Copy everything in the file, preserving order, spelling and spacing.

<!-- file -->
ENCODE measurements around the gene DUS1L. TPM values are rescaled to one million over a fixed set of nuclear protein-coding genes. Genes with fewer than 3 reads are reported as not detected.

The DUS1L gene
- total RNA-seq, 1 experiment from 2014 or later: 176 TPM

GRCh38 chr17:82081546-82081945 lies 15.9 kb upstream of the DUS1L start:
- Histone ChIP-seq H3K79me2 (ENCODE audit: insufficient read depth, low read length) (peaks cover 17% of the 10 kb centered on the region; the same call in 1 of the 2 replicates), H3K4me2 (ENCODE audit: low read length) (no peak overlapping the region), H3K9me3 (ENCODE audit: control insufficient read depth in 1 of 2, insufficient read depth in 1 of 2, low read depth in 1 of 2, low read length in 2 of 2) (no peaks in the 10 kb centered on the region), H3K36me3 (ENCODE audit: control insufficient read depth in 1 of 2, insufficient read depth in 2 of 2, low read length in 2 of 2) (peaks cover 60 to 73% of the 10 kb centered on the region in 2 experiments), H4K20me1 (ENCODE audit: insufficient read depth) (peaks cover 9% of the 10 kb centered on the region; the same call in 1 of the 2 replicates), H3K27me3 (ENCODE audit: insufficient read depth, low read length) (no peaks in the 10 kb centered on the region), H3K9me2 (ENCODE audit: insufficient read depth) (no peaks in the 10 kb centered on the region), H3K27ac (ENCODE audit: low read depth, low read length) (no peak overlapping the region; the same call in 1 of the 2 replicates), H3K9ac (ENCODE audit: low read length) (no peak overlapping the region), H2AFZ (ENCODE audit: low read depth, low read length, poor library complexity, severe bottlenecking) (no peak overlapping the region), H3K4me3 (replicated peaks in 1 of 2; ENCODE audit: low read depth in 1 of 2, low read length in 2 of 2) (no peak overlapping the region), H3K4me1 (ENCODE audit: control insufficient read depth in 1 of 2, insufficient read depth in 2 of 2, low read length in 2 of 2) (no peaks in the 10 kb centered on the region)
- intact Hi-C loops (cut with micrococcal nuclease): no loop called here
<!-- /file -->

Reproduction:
ENCODE measurements around the gene DUS1L. TPM values are rescaled to one million over a fixed set of nuclear protein-coding genes. Genes with fewer than 3 reads are reported as not detected.

The DUS1L gene
- total RNA-seq, 1 experiment from 2014 or later: 176 TPM

GRCh38 chr17:82081546-82081945 lies 15.9 kb upstream of the DUS1L start:
- Histone ChIP-seq H3K79me2 (ENCODE audit: insufficient read depth, low read length) (peaks cover 17% of the 10 kb centered on the region; the same call in 1 of the 2 replicates), H3K4me2 (ENCODE audit: low read length) (no peak overlapping the region), H3K9me3 (ENCODE audit: control insufficient read depth in 1 of 2, insufficient read depth in 1 of 2, low read depth in 1 of 2, low read length in 2 of 2) (no peaks in the 10 kb centered on the region), H3K36me3 (ENCODE audit: control insufficient read depth in 1 of 2, insufficient read depth in 2 of 2, low read length in 2 of 2) (peaks cover 60 to 73% of the 10 kb centered on the region in 2 experiments), H4K20me1 (ENCODE audit: insufficient read depth) (peaks cover 9% of the 10 kb centered on the region; the same call in 1 of the 2 replicates), H3K27me3 (ENCODE audit: insufficient read depth, low read length) (no peaks in the 10 kb centered on the region), H3K9me2 (ENCODE audit: insufficient read depth) (no peaks in the 10 kb centered on the region), H3K27ac (ENCODE audit: low read depth, low read length) (no peak overlapping the region; the same call in 1 of the 2 replicates), H3K9ac (ENCODE audit: low read length) (no peak overlapping the region), H2AFZ (ENCODE audit: low read depth, low read length, poor library complexity, severe bottlenecking) (no peak overlapping the region), H3K4me3 (replicated peaks in 1 of 2; ENCODE audit: low read depth in 1 of 2, low read length in 2 of 2) (no peak overlapping the region), H3K4me1 (ENCODE audit: control insufficient read depth in 1 of 2, insufficient read depth in 2 of 2, low read length in 2 of 2) (no peaks in the 10 kb centered on the region)
- intact Hi-C loops (cut with micrococcal nuclease): no loop called here